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Tag: Drugs

Justin King Named Special Agent in Charge of DEA’s Omaha Division

The DEA’s Omaha Division has a new leader. 

Justin C. King has been named special agent in charge of the division, which oversees 11 offices in Nebraska, Iowa, Minnesota, Nebraska North Dakota, and the western parts of Illinois and Wisconsin.

King replaces Richard Salter Jr., who retired from the DEA in January.

“I understand and appreciate the concerns our Midwestern communities face as we contend with the threats posed by methamphetamine, counterfeit pills, opioids and other dangerous drugs on a daily basis,” King said in a statement. “I look forward to advancing the good work our investigators are performing across Iowa, Minnesota, Nebraska, North Dakota and South Dakota and making a positive impact in our cities and rural communities.”

King’s career with the DEA began 19 years ago, when he joined the Laredo, Texas, District Office. In 2006, he was added to the DEA’s Foreign-Deployed Advisory Support Team (FAST), where he served until 2009. As a member of FAST, King participated in counter narcotics operations during three deployments to Afghanistan and one to Central America.    

In 20019, King transferred to the Oklahoma City District Office and served as a special agent and group supervisor of the High Intensity Drug Trafficking Area (HIDTA) Task Force through 2014. King returned to the FAST program in August 2014 as a team leader, guiding his group on the final DEA FAST deployment to Afghanistan, in addition to training deployments in the Ukraine and Paraguay.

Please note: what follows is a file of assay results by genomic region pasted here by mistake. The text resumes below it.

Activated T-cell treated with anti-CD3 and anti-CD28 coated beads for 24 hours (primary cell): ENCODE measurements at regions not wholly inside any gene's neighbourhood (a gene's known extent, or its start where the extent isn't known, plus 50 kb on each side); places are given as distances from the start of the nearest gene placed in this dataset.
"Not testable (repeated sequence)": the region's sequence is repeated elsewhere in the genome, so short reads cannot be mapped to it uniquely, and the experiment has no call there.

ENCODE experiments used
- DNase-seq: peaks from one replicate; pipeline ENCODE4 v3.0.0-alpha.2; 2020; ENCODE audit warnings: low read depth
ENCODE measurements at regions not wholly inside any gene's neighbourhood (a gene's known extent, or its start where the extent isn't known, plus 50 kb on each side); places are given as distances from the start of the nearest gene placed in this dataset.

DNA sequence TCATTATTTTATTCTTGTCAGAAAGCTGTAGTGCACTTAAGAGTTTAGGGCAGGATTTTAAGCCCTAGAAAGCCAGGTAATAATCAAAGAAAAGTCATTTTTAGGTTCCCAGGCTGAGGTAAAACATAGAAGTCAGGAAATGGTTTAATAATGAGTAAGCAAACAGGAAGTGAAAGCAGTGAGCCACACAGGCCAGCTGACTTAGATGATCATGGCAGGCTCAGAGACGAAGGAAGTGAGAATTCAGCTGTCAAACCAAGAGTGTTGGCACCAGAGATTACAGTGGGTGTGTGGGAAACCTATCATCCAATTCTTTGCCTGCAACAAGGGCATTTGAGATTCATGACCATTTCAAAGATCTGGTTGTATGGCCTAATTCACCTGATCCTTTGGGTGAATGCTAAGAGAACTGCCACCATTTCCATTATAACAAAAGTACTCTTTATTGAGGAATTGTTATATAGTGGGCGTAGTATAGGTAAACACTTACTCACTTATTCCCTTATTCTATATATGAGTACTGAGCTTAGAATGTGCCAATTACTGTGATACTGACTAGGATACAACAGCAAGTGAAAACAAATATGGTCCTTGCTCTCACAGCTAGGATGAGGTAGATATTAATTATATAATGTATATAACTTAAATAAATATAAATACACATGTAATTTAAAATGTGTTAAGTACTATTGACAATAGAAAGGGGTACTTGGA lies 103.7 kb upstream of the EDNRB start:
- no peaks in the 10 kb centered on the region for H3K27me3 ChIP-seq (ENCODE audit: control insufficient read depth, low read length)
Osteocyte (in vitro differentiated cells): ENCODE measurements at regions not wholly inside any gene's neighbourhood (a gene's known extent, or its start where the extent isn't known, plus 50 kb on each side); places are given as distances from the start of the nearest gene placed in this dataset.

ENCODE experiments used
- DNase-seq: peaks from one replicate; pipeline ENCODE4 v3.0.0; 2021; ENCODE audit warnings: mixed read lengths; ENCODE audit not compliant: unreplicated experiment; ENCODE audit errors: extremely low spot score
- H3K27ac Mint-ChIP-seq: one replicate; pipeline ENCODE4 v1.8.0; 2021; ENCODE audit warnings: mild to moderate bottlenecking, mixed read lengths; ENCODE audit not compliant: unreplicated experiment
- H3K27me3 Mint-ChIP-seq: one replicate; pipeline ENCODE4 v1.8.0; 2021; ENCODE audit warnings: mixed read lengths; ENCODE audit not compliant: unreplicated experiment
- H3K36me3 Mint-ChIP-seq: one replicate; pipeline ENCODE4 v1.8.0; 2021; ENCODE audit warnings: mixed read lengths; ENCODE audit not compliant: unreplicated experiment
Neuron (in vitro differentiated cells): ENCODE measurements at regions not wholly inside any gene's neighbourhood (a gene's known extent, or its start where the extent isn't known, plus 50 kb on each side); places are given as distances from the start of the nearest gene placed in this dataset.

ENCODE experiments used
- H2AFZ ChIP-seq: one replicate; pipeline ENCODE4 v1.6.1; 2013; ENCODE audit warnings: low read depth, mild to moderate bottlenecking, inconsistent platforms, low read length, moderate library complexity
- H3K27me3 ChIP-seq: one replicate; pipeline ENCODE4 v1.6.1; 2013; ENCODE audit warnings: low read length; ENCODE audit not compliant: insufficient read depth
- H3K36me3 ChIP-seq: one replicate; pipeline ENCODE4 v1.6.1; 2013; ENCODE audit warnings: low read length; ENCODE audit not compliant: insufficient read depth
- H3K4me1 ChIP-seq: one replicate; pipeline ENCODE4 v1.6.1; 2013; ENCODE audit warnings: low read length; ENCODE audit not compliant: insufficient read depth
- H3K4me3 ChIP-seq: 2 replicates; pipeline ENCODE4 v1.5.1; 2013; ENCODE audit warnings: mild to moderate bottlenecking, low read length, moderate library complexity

In 2017, King was promoted to section chief and was tasked with the enforcement and training deployments of four FAST teams and the DEA Personal Recovery Unit. He served as executive assistant to the special agent in charge of the DEA’s Office of Training from April 2017 to January 2018.

King served three years as assistant special agent in charge of the Little Rock District Office, where he was responsible for all DEA activities in the state of Arkansas.

A native of Oklahoma, King is a veteran of the U.S. Army Infantry Branch.

Ex-Sheriff’s Office Lieutenant Pleads Guilty to Stealing FBI Funds